NOTE: This post was written in late December of 2008, more than two years ago. It has stayed in my drafts folder since then, waiting for the last 2% to be written. Why I never published it is beyond my reckoning, but it serves as a great reminder of how I perceived the world back then. In the time since I wrote this we’ve grown from four people to twenty-six, settled into an office, installed a kegerator, and still never taken outside funding. In some ways, things have changed a great deal, but in the most important ways, things are still exactly the same. Realizing this puts a big smile on my face.
The end of the year is a great time to sit down with a glass of your favorite beverage, dim the lights, snuggle up next to the fire and think about what you’ve learned over the past twelve months.
For me, 2008 was the year that I helped design, develop, and launch GitHub. Creating a new startup is an intense learning experience. Through screwups and triumphs, I have learned some valuable lessons this year. Here’s a few of them.
When Chris and I started working on GitHub in late 2007, Git was largely unknown as a version control system. Sure, Linux kernel hackers had been using it since day one, but outside of that small microcosm, it was rare to come across a developer that was using it on a day-to-day basis. I was first introduced to Git by Dave Fayram, a good friend and former coworker during my days at Powerset. Dave is the quintessential early adopter and, as far as I can calculate, patient zero for the spread of Git adoption in the Ruby community and beyond.
Back then, the Git landscape was pretty barren. Git had only recently become usable by normal people with the 1.5 release. As for Git hosting, there was really only repo.or.cz, which felt to me very limited, clumsy, and poorly designed. There were no commercial Git hosting options whatsoever. Despite this, people were starting to talk about Git at the Ruby meetups. About how awesome it was. But something was amiss. Git was supposed to be this amazing way to work on code in a distributed way, but what was the mechanism to securely share private code? Your only option was to setup user accounts on Unix machines and use that as an ad-hoc solution. Not ideal.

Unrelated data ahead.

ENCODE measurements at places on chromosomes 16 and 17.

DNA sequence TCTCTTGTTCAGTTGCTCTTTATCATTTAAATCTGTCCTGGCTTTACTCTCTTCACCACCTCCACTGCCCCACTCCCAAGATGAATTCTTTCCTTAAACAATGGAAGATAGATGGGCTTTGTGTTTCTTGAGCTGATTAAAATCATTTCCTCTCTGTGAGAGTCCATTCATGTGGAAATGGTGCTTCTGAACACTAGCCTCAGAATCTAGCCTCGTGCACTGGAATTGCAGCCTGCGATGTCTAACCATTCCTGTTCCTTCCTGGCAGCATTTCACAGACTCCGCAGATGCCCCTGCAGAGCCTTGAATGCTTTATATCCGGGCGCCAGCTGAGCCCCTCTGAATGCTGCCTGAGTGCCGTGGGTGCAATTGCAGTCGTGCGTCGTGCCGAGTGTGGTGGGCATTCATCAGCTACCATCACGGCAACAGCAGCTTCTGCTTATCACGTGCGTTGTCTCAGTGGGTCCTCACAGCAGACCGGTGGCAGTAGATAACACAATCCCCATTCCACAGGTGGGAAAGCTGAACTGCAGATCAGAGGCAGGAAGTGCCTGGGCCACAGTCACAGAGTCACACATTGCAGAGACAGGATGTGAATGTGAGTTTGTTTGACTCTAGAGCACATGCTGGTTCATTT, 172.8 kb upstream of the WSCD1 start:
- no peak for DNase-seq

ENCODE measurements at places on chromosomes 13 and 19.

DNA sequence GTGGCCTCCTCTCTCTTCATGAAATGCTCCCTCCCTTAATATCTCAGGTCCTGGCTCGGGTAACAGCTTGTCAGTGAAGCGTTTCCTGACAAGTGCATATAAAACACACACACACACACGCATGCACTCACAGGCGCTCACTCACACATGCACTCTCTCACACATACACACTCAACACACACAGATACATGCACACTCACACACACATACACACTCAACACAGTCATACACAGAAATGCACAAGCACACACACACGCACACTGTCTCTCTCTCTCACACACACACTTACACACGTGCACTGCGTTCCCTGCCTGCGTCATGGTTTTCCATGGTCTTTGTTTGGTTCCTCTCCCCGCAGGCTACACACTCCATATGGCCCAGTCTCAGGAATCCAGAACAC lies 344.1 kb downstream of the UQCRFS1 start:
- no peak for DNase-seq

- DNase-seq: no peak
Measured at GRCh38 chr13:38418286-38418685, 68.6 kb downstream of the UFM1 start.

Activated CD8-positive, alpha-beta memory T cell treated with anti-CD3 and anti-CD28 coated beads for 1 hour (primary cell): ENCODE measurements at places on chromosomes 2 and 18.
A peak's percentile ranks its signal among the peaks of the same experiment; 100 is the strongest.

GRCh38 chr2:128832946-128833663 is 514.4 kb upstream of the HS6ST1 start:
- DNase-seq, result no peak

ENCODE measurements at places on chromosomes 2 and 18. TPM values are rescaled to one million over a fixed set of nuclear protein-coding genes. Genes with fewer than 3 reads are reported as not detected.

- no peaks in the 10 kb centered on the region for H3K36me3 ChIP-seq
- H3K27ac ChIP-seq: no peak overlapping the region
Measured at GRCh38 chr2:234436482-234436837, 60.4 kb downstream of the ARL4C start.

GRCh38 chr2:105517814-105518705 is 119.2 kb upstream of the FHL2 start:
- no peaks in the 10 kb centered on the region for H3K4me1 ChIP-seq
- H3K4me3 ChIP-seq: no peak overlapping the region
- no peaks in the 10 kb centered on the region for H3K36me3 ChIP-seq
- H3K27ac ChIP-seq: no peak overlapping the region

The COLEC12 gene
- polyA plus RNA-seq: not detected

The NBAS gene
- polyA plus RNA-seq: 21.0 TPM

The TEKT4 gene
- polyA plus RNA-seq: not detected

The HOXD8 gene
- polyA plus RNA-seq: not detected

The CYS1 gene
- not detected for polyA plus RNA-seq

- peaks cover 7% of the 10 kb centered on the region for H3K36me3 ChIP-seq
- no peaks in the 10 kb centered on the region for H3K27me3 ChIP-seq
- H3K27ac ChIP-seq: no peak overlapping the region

And so GitHub was born. But it was born into a world where there was no existing market for paid Git hosting. We would be creating the market. I vividly remember telling people, “I don’t expect GitHub to succeed right away. Git adoption will take a while, but we’ll be ready when it happens.” Neither Chris nor I were in any particular hurry for this to happen. I was working full time at Powerset, and he was making good money as a Rails consultant. By choosing to build early on top of a nascent technology, we were able to construct a startup with basically no overhead, no competition, and in our free time.
Here’s a seemingly paradoxical piece of advice for you: Listen to your customers, but don’t let them tell you what to do. Let me explain. Consider a feature request such as “GitHub should let me FTP up a documentation site for my project.” What this customer is really trying to say is “I want a simple way to publish content related to my project,” but they’re used to what’s already out there, and so they pose the request in terms that are familiar to them. We could have implemented some horrible FTP based solution as requested, but we looked deeper into the underlying question and now we allow you to publish content by simply pushing a Git repository to your account. This meets requirements of both functionality and elegance.